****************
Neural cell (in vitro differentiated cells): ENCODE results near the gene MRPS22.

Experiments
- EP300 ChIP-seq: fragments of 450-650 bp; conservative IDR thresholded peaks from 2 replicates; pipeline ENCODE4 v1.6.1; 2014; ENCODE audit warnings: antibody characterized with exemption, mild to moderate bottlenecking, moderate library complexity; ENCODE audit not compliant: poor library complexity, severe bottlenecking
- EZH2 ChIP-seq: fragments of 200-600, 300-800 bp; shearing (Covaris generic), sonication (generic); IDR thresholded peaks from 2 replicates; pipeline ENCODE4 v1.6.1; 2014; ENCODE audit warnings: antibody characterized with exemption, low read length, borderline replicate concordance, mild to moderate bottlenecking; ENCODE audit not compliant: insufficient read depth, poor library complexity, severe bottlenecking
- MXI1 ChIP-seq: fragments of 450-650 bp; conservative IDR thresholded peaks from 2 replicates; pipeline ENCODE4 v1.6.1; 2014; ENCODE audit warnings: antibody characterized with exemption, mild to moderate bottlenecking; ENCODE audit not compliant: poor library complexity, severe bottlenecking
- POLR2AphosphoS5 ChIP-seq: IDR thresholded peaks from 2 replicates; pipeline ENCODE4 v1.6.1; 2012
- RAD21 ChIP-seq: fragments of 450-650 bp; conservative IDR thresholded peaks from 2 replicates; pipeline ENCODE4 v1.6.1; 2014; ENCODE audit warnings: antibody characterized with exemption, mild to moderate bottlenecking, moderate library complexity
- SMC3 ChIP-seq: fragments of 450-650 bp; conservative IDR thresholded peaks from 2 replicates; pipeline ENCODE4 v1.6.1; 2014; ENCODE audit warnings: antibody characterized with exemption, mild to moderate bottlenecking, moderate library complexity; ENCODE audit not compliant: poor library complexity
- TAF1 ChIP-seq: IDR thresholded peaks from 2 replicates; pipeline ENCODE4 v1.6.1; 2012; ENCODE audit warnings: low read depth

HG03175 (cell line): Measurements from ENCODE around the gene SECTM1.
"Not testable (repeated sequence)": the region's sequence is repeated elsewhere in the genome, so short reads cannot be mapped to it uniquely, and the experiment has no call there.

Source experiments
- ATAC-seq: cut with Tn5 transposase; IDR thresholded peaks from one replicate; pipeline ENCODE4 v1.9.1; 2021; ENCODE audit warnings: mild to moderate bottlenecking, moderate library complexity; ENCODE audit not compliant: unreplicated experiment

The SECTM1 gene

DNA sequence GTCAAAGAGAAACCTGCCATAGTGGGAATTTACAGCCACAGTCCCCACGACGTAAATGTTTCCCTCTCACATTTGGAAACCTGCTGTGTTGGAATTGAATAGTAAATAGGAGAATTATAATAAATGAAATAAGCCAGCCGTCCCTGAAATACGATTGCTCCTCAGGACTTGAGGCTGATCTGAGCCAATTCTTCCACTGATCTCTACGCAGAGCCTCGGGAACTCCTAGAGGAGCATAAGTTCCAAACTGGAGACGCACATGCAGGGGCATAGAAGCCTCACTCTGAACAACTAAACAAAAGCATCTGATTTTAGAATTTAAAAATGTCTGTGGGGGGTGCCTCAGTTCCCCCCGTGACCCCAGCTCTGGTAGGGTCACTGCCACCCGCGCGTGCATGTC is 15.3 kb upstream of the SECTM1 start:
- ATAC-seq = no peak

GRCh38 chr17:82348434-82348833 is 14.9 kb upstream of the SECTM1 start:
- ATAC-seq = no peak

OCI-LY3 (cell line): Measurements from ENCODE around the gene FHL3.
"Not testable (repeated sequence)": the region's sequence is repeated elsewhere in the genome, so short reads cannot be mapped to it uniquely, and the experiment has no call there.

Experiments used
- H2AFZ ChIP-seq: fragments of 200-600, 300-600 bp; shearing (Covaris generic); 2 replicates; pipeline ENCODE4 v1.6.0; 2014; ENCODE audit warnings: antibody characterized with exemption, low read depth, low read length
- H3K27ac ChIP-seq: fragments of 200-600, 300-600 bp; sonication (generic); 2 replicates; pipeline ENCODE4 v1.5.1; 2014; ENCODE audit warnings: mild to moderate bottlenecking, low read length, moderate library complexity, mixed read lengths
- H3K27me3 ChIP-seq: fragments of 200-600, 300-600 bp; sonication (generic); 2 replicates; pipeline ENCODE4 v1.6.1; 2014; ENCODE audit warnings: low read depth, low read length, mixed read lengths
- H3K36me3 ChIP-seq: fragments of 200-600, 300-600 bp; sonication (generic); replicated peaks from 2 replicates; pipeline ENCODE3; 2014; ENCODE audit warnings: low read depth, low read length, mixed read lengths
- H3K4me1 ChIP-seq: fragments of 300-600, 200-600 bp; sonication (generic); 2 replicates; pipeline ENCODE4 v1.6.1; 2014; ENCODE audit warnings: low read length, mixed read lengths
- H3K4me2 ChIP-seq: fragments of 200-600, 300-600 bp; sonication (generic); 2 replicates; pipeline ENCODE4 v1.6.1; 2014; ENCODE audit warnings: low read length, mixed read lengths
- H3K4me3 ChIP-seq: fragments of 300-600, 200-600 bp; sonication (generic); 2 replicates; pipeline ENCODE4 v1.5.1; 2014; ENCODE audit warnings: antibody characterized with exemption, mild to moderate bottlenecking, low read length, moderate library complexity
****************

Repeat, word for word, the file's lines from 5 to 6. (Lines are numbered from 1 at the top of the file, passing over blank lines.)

- MXI1 ChIP-seq: fragments of 450-650 bp; conservative IDR thresholded peaks from 2 replicates; pipeline ENCODE4 v1.6.1; 2014; ENCODE audit warnings: antibody characterized with exemption, mild to moderate bottlenecking; ENCODE audit not compliant: poor library complexity, severe bottlenecking
- POLR2AphosphoS5 ChIP-seq: IDR thresholded peaks from 2 replicates; pipeline ENCODE4 v1.6.1; 2012